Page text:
Financial liabilities IAS39 help needed

Gill Gittings
Gill Gittings Registered Posts: 121 🎆 🐘 🎆
Can someone help me with this issue please it's in relation to the separation of a callable convertible bond.

Company issues 600,000 callable bonds at the start of yr 1. They are issued at par value of £100 per bond. The bonds are convertible by the holder into a fixed number of shares at any time after the 1st anniversary of the issue. They don't have a fixed maturity because the holders can redeem the bond at anytime at an amount equal to the fixed capital.

I've got the value of the bond without the option as £57 million and the value of the call option as £2 million and I'm trying to separate them out but have hit a stumbling block.

Anyone able to help?


  • Steve Collings
    Steve Collings Registered Posts: 997
    What a complex question for a Friday!!

    The £2m call option is a non-equity derivative financial instrument and must also be included in the liability portion of the instrument. The inclusion of this will result in the value of a callable bond WITHOUT the equity conversion provision to be less than the value of the straight bond (you may have heard straight bonds termed 'plain vanilla' bonds). This is because the issuer's right to call in the bond if interest rates go up and the bond price increases will make the value of the callable bond less attractive to the holder of the bond as opposed to a plain vanilla bond

    Therefore the value of the callable bond (your liability component) is £55m and the value of the equity element is basically the balance of £5m.

    You're using IAS 39 which is darn complicated at the best of times! Because the liability component will contain the call option you'll need to assess whether the call option is closely related to the host debt instrument. I think because the call option's exercise price is set at £60m (which is the fixed stated capital element of the bond) at each exercise date the option's exercise price of £60m is likely to be more or less equal to the amortised carrying amount of the bond plus the equity conversion. As such the call option IS closely related to the host debt instrument so you won't separately account for the call option, you'll keep it in with the liability portion of the instrument. On the other hand, if the exercise price of the call option were set at an amount not more or less equal to the debt instrument's amortised carrying amount you would account for the call option separately and the way you would do it is to say:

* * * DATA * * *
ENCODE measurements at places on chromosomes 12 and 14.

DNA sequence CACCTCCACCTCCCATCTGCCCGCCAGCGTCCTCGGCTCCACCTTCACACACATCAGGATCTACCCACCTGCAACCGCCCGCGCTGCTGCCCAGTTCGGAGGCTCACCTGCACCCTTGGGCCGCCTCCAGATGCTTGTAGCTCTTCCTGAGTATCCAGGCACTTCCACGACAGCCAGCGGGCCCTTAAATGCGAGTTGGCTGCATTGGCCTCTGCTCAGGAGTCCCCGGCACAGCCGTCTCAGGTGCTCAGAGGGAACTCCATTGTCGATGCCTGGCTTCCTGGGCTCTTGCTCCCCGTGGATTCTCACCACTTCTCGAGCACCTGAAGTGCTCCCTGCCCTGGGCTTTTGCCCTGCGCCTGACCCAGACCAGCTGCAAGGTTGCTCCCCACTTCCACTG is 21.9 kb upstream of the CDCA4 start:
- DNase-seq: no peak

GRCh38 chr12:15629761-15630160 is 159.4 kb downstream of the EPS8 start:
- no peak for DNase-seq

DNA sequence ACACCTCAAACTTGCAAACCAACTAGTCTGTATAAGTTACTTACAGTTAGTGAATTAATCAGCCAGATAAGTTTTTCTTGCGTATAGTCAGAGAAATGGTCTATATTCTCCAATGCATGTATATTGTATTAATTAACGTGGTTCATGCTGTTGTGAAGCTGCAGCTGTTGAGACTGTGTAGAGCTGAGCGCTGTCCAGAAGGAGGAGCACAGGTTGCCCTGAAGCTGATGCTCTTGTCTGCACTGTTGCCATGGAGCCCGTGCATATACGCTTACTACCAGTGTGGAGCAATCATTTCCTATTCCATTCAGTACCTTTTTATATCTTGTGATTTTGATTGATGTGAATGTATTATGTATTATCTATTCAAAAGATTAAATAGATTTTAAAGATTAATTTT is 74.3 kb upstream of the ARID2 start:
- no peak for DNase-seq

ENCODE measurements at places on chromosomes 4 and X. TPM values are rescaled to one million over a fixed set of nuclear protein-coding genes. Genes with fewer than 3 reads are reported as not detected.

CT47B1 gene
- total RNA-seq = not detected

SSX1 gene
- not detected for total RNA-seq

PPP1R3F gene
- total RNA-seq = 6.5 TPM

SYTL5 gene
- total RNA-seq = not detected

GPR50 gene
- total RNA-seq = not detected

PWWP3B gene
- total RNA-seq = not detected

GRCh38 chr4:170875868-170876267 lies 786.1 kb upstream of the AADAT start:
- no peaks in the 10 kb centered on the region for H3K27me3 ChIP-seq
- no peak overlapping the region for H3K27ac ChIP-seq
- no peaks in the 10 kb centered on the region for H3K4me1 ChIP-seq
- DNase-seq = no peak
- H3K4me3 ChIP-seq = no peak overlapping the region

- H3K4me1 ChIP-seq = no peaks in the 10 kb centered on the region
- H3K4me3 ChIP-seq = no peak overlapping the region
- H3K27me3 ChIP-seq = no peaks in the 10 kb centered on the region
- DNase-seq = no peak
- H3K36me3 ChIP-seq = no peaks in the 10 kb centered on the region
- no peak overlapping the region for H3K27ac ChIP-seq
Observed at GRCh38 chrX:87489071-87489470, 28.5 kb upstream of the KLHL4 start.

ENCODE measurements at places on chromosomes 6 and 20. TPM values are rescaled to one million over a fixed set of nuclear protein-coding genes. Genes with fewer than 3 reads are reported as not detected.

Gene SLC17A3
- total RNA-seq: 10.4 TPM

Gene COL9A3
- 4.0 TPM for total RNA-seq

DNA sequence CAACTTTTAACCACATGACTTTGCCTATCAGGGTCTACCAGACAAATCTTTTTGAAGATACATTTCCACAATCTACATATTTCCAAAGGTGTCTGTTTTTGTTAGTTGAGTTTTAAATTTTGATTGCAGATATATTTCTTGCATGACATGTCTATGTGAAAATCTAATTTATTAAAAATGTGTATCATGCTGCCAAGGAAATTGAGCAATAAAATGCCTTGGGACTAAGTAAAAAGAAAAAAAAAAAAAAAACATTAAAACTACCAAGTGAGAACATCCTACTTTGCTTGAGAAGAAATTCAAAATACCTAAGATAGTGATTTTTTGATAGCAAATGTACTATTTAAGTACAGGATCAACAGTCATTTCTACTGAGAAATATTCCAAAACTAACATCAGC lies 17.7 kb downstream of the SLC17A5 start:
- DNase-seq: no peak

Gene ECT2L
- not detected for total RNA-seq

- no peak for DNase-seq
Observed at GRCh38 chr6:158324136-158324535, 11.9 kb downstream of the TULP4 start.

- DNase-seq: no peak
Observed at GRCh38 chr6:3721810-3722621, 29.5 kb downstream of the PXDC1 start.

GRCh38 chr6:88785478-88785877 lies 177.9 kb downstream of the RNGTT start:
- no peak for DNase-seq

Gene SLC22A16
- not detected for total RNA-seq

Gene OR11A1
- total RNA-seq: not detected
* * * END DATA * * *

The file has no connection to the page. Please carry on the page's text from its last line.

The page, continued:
Debit cash £60m
    Debit derivative asset (call option) £2m
    Credit financial liability (host debt instrument) £57m
    Credit equity £5m

    But I've digressed there!! The £55m liability has to be measured under IAS 39 as either a financial liability at fair value through profit or loss, or as another liability measured at amortised cost using the effective interest rate method. However, in your situation I would say that because the bond can be called by the holder at any time, or converted by the issuer at any time after the first anniversary of its issue, the liability portion of £55m is not automatically increased to its redemption amount of £60m because the effective interest rate method requires you to discount the cash flows over the instrument's expected life and in doing this you'll take into consideration all the financial instrument's contractual terms and this period might well be more than one year! The separation of the call option won't affect the equity component of the transaction - only the liability aspect of it. The derivative asset will be measured at fair value at each balance sheet date until the option expires and your liability component is amortised over its expected useful under the effective interest rate method.

    Hope that little lot helps.


  • Gill Gittings
    Gill Gittings Registered Posts: 121 🎆 🐘 🎆
    Steve thank you soooo much! You are a star:) x
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